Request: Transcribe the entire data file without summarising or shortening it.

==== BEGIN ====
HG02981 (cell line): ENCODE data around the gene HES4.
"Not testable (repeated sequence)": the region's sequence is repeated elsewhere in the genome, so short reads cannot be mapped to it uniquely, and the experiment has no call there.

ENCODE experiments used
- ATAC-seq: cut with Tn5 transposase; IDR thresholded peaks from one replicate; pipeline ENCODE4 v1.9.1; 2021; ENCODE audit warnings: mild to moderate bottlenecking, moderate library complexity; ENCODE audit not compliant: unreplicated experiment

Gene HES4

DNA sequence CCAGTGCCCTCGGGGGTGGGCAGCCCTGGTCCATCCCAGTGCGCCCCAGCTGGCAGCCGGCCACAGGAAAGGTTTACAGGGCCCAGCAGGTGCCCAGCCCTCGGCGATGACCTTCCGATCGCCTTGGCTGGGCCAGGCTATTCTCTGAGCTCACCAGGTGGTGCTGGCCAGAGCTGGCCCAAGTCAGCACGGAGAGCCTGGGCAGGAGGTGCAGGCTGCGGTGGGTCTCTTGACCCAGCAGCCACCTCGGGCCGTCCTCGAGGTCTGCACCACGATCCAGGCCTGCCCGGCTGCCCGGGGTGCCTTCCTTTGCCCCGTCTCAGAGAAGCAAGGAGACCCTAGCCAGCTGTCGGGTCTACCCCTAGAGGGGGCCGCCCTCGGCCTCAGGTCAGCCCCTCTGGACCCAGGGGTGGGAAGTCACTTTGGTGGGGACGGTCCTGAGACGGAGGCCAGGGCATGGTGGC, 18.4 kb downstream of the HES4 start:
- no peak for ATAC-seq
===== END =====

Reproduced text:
HG02981 (cell line): ENCODE data around the gene HES4.
"Not testable (repeated sequence)": the region's sequence is repeated elsewhere in the genome, so short reads cannot be mapped to it uniquely, and the experiment has no call there.

ENCODE experiments used
- ATAC-seq: cut with Tn5 transposase; IDR thresholded peaks from one replicate; pipeline ENCODE4 v1.9.1; 2021; ENCODE audit warnings: mild to moderate bottlenecking, moderate library complexity; ENCODE audit not compliant: unreplicated experiment

Gene HES4

DNA sequence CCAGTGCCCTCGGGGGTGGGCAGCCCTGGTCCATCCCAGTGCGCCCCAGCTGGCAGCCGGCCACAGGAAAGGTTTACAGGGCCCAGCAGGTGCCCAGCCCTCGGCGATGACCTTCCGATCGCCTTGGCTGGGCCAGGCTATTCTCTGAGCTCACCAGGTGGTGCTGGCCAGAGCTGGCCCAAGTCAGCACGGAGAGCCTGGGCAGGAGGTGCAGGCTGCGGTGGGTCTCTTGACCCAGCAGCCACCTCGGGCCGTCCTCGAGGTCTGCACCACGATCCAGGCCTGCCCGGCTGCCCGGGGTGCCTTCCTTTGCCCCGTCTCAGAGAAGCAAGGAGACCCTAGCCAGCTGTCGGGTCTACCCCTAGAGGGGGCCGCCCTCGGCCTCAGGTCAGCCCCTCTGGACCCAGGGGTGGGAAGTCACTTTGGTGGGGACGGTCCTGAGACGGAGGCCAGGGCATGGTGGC, 18.4 kb downstream of the HES4 start:
- no peak for ATAC-seq